In Manhattan’s Wake

Fifty years ago, the American ice-breaking supertanker Manhattan tested the waters of Canada’s Northwest Passage. During its epic 1969 transit, Manhattan’s task was to determine the feasibility of shipping oil from newly-discovered fields of the North Slope of Alaska to North America’s Eastern Seaboard. In so doing, the massive vessel raised pivotal questions about safe navigation, sovereignty, and environmental protection, prompting new discussions about Arctic political and economic development.  Often told from the vantage point of the politicians and diplomats involved, the Manhattan’s story was also one of an integrated Canadian-American expedition dedicated to cooperative exploration and innovation. This volume publishes the reports of Lieutenant Commander Erling Stolee, the Royal Canadian Navy’s observer aboard Manhattan’s two Canadian Coast Guard icebreaker escorts – CCGS John A. Macdonald and Louis St. Laurent – which offer detailed, first-hand accounts of Canadian contributions to the test voyages.


P. Whitney Lackenbauer, is Professor and Canada Research Chair (Tier 1) in the Study of the Canadian North with the School for the Study of Canada at Trent University. His recent books include Shaping Arctic Policy: The Minutes of the Eskimo Affairs Committee, 1952-62 (co-edited 2019); Familiar Fields to Foreign Soil: Three Rural Townships and the Great War (co-authored 2018); China’s Arctic Ambitions and What They Mean for Canada (co-authored 2018); Roots of Entanglement: Essays in Native-Newcomer Relations (co-edited 2017); and (Re)Conceptualizing Arctic Security: Selected Articles from the Journal of Military and Security Studies (co-edited 2017).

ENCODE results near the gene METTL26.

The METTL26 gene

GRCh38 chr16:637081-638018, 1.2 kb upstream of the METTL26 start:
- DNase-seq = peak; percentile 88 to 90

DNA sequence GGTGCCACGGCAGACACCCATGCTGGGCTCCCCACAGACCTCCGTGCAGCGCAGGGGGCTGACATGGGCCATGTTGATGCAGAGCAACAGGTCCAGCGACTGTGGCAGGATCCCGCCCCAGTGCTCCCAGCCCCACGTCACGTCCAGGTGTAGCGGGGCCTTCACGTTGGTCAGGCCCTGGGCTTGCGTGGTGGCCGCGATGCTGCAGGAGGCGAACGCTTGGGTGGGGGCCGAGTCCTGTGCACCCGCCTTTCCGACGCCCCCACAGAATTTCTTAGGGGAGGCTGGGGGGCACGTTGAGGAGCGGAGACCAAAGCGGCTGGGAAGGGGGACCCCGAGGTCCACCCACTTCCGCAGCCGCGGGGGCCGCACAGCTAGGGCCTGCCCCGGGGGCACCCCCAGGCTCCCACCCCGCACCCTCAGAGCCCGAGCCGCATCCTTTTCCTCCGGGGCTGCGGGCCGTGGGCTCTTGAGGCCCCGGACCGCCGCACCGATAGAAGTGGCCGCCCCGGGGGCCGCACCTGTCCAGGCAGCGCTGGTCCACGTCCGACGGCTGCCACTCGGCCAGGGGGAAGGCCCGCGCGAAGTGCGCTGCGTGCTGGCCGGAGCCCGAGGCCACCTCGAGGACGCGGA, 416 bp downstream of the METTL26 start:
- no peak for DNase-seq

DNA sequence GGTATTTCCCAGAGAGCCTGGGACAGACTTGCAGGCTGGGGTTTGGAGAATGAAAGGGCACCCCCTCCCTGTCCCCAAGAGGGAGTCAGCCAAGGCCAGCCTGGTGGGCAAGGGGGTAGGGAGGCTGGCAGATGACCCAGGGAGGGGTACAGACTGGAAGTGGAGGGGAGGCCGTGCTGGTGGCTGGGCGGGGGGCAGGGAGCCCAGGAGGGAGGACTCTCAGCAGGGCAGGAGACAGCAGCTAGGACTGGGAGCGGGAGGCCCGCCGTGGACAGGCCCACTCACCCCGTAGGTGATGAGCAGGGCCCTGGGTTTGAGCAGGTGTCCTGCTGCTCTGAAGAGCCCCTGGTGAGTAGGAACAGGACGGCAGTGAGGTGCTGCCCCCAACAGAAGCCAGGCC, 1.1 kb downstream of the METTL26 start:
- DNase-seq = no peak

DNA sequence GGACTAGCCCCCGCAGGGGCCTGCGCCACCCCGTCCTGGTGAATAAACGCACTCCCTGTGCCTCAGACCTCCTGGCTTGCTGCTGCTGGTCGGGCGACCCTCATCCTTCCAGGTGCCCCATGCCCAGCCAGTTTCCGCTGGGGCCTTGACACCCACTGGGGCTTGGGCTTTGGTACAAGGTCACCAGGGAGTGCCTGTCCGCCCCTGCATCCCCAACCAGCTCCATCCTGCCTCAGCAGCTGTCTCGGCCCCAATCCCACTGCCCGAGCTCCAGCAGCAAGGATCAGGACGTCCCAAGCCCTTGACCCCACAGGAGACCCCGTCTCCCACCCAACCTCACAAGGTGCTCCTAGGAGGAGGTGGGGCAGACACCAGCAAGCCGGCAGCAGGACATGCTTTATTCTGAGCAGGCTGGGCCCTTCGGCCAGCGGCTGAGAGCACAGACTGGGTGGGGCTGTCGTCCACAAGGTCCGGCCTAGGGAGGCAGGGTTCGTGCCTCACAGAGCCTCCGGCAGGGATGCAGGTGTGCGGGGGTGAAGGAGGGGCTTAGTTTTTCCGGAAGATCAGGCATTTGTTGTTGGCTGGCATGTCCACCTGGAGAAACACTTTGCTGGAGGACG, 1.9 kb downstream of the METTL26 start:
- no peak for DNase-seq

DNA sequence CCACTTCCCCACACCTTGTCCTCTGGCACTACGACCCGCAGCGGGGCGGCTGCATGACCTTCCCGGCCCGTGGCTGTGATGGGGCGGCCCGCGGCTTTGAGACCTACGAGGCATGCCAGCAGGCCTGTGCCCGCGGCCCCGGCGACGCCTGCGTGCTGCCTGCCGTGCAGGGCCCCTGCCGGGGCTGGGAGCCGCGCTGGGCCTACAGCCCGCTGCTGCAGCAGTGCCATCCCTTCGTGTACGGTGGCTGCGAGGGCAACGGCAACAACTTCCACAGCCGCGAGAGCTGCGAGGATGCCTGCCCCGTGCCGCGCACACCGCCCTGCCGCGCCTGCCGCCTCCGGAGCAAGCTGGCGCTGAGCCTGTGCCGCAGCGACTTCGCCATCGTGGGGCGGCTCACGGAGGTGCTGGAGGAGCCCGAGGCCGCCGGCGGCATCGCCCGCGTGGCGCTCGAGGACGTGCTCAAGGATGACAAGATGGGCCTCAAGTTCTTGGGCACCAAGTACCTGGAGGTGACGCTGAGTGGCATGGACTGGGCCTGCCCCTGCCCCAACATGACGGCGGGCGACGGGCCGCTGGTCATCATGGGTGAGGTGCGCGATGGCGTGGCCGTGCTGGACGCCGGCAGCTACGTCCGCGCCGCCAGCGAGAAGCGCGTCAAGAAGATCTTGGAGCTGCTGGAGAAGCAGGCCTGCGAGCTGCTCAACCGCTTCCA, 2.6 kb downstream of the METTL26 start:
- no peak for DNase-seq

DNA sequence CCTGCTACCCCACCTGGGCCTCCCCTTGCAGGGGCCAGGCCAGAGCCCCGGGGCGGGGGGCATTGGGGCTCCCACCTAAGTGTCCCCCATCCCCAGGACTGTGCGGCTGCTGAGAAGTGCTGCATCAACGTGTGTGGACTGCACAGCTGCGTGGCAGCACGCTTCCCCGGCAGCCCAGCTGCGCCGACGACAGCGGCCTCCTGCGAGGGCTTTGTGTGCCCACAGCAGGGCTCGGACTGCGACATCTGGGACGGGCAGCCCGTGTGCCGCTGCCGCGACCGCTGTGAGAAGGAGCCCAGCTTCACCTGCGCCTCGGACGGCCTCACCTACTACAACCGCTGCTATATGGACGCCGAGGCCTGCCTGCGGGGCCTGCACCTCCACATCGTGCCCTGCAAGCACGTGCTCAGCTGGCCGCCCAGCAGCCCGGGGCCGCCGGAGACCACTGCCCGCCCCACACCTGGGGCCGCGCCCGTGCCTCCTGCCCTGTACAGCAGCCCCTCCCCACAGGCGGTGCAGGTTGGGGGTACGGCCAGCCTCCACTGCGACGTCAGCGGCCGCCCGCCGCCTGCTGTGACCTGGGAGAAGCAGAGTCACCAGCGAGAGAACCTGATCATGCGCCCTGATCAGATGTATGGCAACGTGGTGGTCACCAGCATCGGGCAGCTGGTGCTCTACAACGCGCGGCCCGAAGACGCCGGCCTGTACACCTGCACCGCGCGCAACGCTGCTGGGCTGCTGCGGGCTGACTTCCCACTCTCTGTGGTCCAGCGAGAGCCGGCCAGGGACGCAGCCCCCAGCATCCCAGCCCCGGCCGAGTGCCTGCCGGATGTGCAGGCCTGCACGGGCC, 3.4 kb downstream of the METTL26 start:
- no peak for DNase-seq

Adam Lajeunesse, Ph.D., is an Assistant Professor at St. Francis Xavier University, where he holds the Irving Shipbuilding Chair in Canadian Arctic and Marine Security Policy. He is a fellow with the Centre on Foreign Policy and Federalism at the University of Waterloo as well as the Canadian Global Affairs Institute. Dr. Lajeunesse is the author of the Dafoe Prize winning Lock, Stock and Icebergs: A History of Canada’s Arctic Maritime Sovereignty. He has co-authored books on China’s Arctic interests and the evolution of northern military operations, as well as numerous articles and publications on northern defence, development, shipping, governance, and maritime policy.

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